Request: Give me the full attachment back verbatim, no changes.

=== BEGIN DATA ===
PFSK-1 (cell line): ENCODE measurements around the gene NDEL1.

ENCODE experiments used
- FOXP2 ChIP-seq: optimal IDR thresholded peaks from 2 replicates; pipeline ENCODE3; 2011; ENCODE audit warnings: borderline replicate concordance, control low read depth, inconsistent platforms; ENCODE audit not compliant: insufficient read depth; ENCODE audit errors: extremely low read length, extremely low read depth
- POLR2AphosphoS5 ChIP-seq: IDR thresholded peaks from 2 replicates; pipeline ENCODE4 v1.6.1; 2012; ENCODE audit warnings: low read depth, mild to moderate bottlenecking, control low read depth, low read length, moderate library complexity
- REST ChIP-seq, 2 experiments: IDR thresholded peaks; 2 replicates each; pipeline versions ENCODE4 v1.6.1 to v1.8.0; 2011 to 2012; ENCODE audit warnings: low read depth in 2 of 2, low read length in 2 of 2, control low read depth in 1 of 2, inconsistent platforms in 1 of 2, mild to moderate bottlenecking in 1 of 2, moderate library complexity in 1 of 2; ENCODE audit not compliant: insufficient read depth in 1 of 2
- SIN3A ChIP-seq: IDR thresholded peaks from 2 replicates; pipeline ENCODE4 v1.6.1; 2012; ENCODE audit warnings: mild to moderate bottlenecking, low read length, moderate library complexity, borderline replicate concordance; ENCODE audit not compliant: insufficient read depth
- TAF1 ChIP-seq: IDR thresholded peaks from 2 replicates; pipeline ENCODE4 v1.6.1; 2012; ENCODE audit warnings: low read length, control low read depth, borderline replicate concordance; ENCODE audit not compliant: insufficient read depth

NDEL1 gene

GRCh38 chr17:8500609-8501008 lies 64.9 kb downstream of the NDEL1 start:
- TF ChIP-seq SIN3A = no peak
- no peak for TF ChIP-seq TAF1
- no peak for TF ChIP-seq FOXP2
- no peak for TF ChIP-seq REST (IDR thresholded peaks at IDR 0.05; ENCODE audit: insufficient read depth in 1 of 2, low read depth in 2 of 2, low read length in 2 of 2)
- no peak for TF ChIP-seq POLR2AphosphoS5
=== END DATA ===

PFSK-1 (cell line): ENCODE measurements around the gene NDEL1.

ENCODE experiments used
- FOXP2 ChIP-seq: optimal IDR thresholded peaks from 2 replicates; pipeline ENCODE3; 2011; ENCODE audit warnings: borderline replicate concordance, control low read depth, inconsistent platforms; ENCODE audit not compliant: insufficient read depth; ENCODE audit errors: extremely low read length, extremely low read depth
- POLR2AphosphoS5 ChIP-seq: IDR thresholded peaks from 2 replicates; pipeline ENCODE4 v1.6.1; 2012; ENCODE audit warnings: low read depth, mild to moderate bottlenecking, control low read depth, low read length, moderate library complexity
- REST ChIP-seq, 2 experiments: IDR thresholded peaks; 2 replicates each; pipeline versions ENCODE4 v1.6.1 to v1.8.0; 2011 to 2012; ENCODE audit warnings: low read depth in 2 of 2, low read length in 2 of 2, control low read depth in 1 of 2, inconsistent platforms in 1 of 2, mild to moderate bottlenecking in 1 of 2, moderate library complexity in 1 of 2; ENCODE audit not compliant: insufficient read depth in 1 of 2
- SIN3A ChIP-seq: IDR thresholded peaks from 2 replicates; pipeline ENCODE4 v1.6.1; 2012; ENCODE audit warnings: mild to moderate bottlenecking, low read length, moderate library complexity, borderline replicate concordance; ENCODE audit not compliant: insufficient read depth
- TAF1 ChIP-seq: IDR thresholded peaks from 2 replicates; pipeline ENCODE4 v1.6.1; 2012; ENCODE audit warnings: low read length, control low read depth, borderline replicate concordance; ENCODE audit not compliant: insufficient read depth

NDEL1 gene

GRCh38 chr17:8500609-8501008 lies 64.9 kb downstream of the NDEL1 start:
- TF ChIP-seq SIN3A = no peak
- no peak for TF ChIP-seq TAF1
- no peak for TF ChIP-seq FOXP2
- no peak for TF ChIP-seq REST (IDR thresholded peaks at IDR 0.05; ENCODE audit: insufficient read depth in 1 of 2, low read depth in 2 of 2, low read length in 2 of 2)
- no peak for TF ChIP-seq POLR2AphosphoS5